Howard v. District of Columbia

Annotate this Case

132 A.2d 150 (1957)

Robert T. HOWARD, Appellant, v. DISTRICT OF COLUMBIA, Appellee.

No. 1936.

Municipal Court of Appeals for the District of Columbia.

Argued March 25, 1957.

Decided May 27, 1957.

T. Emmett McKenzie, Washington, D. C., for appellant.

Richard W. Barton, Asst. Corp. Counsel, with whom Chester H. Gray, Corp. Counsel, Milton D. Korman, Principal Asst. Corp. Counsel, and Hubert B. Pair, Asst. Corp. Counsel, were on the brief, for appellee.

Before ROVER, Chief Judge, and HOOD and QUINN, Associate Judges.

HOOD, Associate Judge.

Appellant was convicted of making an indecent sexual proposal and sentenced to 360 days in jail. He has appealed alleging that (1) the failure of the trial court to quash the arrest and dismiss the information constituted error, (2) there was insufficient evidence to sustain the conviction, and (3) the sentence imposed was in excess of the maximum permitted under the statute.

The motion to quash was based on the contention that the police officer, who made *151 the arrest without a warrant, had no basis to conclude that a criminal offense had been committed in his presence. Appellant argues that the arrest was therefore invalid, and that the court should have ordered it quashed and dismissed the information. We need not decide the legality or illegality of the arrest, for in this case it is immaterial. No motion was made to suppress any evidence obtained as a result of the arrest. The claim of illegality of arrest is being used by appellant to question the trial court's jurisdiction; but we have held that a court will not inquire into the manner in which an accused is brought before it. Davenport v. District of Columbia, D.C.Mun.App., 61 A.2d 486; United States v. Laffal, D.C.Mun. App., 83 A.2d 871; United States v. McNeil, D.C.Mun.App., 91 A.2d 849. The trial court's refusal to grant the motion was clearly correct.

In support of the second claim of error, appellant relies on the decision in Kelly v. United States, 90 U.S.App.D.C. 125, 129, 194 F.2d 150, 155. There the court counseled that in prosecutions for offenses of this nature "the trial courts require corroboration of the circumstances surrounding the parties at the time, such as presence at the alleged time and place and similar provable circumstances." Appellant contends that here such corroborative evidence was totally lacking. We cannot agree.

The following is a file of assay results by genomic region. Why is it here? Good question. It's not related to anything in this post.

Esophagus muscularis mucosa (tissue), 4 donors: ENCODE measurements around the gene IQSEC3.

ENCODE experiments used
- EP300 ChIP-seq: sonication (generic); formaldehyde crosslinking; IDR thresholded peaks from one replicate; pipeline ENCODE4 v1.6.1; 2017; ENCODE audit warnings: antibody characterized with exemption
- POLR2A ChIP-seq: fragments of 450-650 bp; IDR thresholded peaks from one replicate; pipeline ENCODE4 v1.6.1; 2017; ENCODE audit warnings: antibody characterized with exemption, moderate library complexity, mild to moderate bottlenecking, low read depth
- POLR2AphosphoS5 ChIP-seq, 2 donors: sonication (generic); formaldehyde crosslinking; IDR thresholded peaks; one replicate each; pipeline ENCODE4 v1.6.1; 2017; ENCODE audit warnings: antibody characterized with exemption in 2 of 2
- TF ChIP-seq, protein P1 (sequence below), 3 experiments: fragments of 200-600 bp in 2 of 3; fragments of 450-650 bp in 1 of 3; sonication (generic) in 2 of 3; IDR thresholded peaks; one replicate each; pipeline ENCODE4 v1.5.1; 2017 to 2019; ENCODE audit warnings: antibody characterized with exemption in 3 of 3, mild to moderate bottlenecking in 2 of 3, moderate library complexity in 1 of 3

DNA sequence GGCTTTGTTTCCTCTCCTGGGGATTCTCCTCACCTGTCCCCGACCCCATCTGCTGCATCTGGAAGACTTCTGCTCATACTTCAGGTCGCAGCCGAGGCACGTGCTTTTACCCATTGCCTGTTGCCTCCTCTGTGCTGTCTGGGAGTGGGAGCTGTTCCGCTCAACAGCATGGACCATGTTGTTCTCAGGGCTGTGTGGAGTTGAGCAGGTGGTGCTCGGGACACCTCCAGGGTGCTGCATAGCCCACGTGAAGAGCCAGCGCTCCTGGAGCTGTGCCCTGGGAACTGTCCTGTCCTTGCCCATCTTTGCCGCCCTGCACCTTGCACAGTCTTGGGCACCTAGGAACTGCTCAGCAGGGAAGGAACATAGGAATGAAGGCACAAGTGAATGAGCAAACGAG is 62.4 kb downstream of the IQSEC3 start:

The testimony of complainant, a young boy, was that appellant had twice made indecent proposals to him on the evening of the arrest. He stated that the first proposal was made in a neighborhood restaurant while he was there purchasing a "take out" order of food, and the second on the sidewalk near the corner of Georgia Avenue and Rittenhouse Street, Northwest, immediately prior to the arrest. The arresting officer testified that while standing on the sidewalk near the Georgia Avenue-Rittenhouse Street intersection, he looked across the street and observed appellant "grab hold of" complaining witness and saw the boy jump back and draw from his pocket what appeared to be a knife. Crossing the street, he inquired as to the difficulty and was told by the boy that appellant had made a sexual proposal which can only be characterized as lewd and indecent. We think this sufficient to satisfy the corroboration requirement set forth in the Kelly case. To require more would make it necessary for the government to present a witness who actually heard the proposal made. In view of the nature of the offense, this would be requiring the almost impossible.

Appellant's final contention, i. e., that the sentence imposed was excessive, is well founded. Prosecution was under Code 1951, § 22-1112 (Supp.V). There are two parts to this section. Subsection (a) makes it unlawful "to make any lewd, obscene, or indecent sexual proposal, * * * under penalty of not more than $300 fine, or imprisonment of not more than ninety days, or both." Subsection (b) provides that "Any person or persons who shall commit an offense described in subsection (a), knowing he or she or they are in the presence of a child under the age of sixteen years, shall be punished by imprisonment of not more than one year, or fined in an amount not to exceed $1,000, or both." It is conceded that the information follows the wording of subsection (a) and that the penalty imposed was in excess of that permitted by subsection (a), but within that provided for by subsection (b).[1]

Section 1112 (b) states conditions under which the offenses described in Section 1112(a) become aggravated, warranting increase *152 in penalty, and any aggravation of an offense for which the law authorizes an increase in punishment must be stated in the indictment or information.[2] If the facts in aggravation are not charged, sentence under the section punishing for an aggravated offense is erroneous.

Accordingly, the case is remanded to the trial court with instructions to vacate the existing sentence and to resentence appellant in accordance with Code 1951, § 22-1112(a), Supp. V.

It is so ordered.


[1] It may be noted that not only did the information fail to charge that the offense was committed in the presence of children under the age of sixteen, but also that there was no evidence introduced as to the specific age of the complaining witness. The record merely discloses that he was a "young boy."

[2] Jordan v. United States, 98 U.S.App.D.C. 160, 233 F.2d 362; Meyers v. United States, 5 Cir., 116 F.2d 601. See Annotation, 125 A.L.R. 605.